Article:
Christ’s Incarnation as the Son of God, a deliberate pilgrimage to the Cross for the salvation of all men, culminated in the brutal Passion  (Latin, passionem,  meaning, “suffering”, “enduring”) on Good Friday.  After the Blessed Virgin, Mary of Magdala and others hastily wrapped Christ’s dead body in burial cloths and placed it in the Tomb (the Holy Sepulcher) before the start of the Sabbath at sundown of Good Friday, the Apostles and disciples wait in fear and discouragement in the Upper Room. After the Jewish Sabbath (Saturday), Mary of Magdala goes to the tomb (with other women; Matt 28:1) on Sunday morning while it is still dark to complete the anointing of Christ’s dead body. Finding the massive stone rolled away, Mary of Magdala assumes Christ’s body has been stolen and rushes back to the Upper Room to tell Peter and John.

John outpaces the older Peter to the tomb but honors Peter’s authority by not entering Christ’s tomb. Seeing the burial cloths, John realizes that Jesus’ body has not been stolen, for grave robbers would not unwrap the body until they had carried it away where they could unwrap the body undetected and steal the expensive burial cloths. John also realizes that unlike Lazarus, who staggered out of the tomb when Jesus raised him from the dead and had to be unbound by others, Christ has somehow miraculously unwrapped Himself.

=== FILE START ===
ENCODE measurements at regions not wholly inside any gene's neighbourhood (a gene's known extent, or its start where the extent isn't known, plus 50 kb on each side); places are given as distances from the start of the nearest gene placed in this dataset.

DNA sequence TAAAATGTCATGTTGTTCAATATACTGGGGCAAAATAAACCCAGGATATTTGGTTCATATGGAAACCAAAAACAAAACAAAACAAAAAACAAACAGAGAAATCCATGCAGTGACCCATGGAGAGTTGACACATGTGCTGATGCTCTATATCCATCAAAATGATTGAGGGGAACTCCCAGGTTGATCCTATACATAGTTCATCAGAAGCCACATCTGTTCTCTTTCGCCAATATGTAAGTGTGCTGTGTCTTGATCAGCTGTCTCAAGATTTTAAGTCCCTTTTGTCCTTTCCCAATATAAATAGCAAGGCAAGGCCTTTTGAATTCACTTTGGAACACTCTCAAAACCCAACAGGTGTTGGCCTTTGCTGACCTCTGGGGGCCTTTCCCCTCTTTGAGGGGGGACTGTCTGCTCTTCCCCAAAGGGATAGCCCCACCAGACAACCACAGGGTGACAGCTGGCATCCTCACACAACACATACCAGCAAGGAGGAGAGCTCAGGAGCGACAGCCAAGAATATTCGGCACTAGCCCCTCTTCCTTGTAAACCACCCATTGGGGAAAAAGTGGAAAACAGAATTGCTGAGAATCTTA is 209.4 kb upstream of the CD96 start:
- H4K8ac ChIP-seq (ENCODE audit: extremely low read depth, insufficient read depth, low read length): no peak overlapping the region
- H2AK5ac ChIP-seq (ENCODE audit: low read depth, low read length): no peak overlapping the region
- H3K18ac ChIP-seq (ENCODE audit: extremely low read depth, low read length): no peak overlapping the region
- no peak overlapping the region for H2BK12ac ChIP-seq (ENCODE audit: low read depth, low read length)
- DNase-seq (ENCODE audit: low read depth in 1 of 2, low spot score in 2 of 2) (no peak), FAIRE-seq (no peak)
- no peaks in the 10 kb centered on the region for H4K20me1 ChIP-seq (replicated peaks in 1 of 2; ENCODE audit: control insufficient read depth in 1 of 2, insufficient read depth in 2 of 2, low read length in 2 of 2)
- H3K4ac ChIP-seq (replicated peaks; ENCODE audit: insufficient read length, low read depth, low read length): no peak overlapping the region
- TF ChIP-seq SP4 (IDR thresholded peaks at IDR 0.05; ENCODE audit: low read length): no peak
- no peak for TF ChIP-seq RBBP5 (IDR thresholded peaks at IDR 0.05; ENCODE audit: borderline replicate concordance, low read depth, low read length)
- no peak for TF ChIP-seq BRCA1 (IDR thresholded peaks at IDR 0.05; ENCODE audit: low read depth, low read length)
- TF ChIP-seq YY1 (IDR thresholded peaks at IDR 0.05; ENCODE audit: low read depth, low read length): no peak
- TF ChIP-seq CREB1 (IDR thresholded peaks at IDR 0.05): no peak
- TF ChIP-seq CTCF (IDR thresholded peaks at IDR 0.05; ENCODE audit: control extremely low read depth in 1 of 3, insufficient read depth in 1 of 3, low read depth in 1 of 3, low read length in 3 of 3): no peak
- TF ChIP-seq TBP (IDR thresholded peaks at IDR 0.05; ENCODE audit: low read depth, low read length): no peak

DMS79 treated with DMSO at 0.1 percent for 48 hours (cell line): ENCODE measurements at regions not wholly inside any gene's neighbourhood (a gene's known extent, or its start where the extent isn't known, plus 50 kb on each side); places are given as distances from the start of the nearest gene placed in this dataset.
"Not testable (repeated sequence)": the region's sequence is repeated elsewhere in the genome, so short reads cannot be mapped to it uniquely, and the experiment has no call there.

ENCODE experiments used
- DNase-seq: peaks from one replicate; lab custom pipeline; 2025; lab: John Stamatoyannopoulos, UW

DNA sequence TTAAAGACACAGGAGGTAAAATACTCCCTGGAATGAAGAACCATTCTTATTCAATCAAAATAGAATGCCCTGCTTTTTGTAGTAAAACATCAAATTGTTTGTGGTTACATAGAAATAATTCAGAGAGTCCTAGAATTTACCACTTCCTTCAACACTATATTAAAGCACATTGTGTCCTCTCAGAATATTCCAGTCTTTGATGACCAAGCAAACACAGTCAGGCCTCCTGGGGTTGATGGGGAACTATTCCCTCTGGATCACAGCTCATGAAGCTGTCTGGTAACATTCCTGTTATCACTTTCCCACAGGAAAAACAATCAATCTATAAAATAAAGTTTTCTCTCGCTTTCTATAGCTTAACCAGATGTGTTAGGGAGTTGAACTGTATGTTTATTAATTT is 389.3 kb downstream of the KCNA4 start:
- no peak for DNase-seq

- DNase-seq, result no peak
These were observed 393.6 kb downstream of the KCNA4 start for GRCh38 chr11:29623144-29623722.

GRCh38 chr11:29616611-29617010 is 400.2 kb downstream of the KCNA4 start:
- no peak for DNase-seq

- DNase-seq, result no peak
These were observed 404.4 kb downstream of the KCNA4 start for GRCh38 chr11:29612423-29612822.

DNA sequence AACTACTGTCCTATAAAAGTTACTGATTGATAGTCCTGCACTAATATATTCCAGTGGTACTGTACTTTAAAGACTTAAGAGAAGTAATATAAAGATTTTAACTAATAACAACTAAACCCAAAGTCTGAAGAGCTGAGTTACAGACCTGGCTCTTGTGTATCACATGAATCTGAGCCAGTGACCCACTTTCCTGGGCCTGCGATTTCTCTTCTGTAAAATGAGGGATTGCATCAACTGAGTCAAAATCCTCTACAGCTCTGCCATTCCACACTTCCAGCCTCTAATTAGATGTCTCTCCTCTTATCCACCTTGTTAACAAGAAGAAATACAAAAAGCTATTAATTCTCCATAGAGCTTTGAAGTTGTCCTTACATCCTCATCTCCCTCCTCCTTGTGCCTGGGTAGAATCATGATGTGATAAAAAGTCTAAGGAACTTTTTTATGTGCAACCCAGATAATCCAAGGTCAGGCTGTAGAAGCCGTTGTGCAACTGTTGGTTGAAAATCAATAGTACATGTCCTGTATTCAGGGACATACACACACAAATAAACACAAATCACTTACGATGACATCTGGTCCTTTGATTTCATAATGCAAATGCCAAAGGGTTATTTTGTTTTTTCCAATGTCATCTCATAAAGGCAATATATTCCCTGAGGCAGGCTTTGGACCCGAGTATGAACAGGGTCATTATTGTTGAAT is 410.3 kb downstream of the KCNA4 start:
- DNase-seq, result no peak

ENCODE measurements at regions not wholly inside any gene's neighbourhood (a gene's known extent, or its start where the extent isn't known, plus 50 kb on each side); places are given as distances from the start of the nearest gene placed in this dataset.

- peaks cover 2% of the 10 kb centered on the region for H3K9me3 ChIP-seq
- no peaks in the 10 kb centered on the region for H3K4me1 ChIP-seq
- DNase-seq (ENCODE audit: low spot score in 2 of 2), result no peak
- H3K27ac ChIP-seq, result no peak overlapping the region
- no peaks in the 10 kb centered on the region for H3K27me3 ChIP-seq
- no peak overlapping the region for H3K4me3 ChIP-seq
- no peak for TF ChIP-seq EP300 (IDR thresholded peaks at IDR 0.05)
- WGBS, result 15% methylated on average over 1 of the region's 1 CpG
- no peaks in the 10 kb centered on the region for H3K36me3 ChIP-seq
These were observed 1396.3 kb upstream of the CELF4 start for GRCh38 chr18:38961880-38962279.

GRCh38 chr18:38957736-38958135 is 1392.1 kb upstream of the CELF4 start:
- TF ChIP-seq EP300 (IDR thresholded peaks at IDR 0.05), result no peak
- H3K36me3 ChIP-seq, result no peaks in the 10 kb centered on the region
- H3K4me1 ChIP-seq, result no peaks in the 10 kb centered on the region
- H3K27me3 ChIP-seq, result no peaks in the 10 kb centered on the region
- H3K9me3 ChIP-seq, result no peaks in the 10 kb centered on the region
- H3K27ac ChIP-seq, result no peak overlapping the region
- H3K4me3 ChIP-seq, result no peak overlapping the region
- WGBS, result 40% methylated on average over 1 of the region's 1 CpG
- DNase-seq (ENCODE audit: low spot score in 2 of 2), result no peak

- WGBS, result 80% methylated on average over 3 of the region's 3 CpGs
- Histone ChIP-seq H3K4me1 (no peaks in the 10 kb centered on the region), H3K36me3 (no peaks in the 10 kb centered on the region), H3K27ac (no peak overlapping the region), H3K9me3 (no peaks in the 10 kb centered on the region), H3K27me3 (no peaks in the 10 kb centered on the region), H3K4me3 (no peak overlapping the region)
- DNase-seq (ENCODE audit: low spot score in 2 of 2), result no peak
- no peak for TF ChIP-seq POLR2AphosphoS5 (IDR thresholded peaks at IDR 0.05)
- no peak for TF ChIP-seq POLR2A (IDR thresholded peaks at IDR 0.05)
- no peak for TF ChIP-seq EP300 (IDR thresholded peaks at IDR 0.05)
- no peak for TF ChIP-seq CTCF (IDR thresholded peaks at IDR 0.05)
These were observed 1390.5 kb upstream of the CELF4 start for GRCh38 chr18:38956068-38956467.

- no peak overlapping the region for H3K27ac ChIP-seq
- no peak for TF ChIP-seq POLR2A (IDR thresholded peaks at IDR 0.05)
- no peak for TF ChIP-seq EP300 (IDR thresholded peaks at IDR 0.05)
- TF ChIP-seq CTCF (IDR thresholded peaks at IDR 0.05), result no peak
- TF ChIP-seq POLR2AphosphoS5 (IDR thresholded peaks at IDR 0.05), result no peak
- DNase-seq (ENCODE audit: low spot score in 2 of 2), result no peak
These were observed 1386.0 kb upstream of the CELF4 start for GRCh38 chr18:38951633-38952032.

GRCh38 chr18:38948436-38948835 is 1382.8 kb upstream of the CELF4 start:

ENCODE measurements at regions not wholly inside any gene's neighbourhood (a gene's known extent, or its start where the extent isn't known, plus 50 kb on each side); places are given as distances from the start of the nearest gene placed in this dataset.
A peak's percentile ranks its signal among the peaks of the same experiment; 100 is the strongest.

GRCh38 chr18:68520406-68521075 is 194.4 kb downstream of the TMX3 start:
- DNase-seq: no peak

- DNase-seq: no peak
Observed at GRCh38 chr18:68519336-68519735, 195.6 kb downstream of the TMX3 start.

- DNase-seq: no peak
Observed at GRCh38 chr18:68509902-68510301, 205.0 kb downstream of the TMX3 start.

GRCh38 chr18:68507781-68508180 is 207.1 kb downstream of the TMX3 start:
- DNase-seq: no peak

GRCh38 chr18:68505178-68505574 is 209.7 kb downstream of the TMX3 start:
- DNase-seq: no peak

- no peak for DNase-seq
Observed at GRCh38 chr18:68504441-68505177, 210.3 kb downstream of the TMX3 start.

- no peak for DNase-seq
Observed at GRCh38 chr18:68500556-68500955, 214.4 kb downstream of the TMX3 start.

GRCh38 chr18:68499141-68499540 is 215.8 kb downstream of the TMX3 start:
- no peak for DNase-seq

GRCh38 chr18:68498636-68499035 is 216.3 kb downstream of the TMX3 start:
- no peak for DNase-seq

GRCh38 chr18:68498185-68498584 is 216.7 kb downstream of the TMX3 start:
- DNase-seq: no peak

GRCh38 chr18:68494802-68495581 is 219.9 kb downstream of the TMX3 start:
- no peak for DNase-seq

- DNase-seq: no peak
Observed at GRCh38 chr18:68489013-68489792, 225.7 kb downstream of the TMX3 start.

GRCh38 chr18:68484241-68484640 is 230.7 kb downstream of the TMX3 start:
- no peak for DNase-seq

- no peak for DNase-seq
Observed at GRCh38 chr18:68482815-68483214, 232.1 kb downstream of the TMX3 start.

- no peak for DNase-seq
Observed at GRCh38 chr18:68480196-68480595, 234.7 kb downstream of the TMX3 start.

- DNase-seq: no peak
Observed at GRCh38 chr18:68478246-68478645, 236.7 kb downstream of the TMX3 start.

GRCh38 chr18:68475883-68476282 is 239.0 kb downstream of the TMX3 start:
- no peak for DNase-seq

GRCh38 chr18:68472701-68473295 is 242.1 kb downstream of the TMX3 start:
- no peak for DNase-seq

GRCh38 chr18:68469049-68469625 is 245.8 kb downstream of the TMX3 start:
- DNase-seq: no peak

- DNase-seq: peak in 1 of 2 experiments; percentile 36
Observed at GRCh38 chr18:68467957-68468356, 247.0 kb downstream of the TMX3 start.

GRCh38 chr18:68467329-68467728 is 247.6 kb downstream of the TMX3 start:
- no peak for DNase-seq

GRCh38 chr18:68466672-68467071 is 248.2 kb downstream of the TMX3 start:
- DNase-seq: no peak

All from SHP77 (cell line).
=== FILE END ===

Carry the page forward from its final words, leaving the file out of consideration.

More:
Peter arrives and leads John into the tomb. Christ’s body is gone but the head cloth/napkin (a small cloth placed over the face of the dead) and the linens that wrapped the body remain. Peter realizes that Christ has deliberately left a sign of His Resurrection by carefully rolling up the head cloth and leaving it to be discovered. Peter and John both begin to believe, for John reveals in the Gospel that they don’t fully understand Scripture which insists on His Resurrection; they will come to full belief when Christ comes to the Upper Room later Easter Sunday evening.

1)  The Sudarium of Oviedo (the napkin) and the Shroud of Turin (the linens) are ancient relics which may be the burial cloths found by Peter and John. The relics are mysteriously imprinted with the image of a man who bears wounds described in Christ’s Passion. The Church considers the objects worthy of veneration because they represent Christ’s Passion but stops short of declaring that they are the actual burial cloths of Christ. Read about mysterious nature of the Sudarium and Shroud and be awed.

2) While some would suggest Christ is a myth, the truth is that the Resurrection of Christ is a well-established historical event witnessed by many. Consider the truth that the Resurrection is a Historical Event (CCC 639-646, 656-658) and pray for Christ to help you always be absolutely confident in the reality of His Resurrection.

3) While the Resurrection is a historical event, it is an event that transcends history.  Reflect upon the Resurrection as a Transcendent Event (CCC 647) and pray for Christ to draw you into an ever-deepening understanding and appreciation of the Resurrection.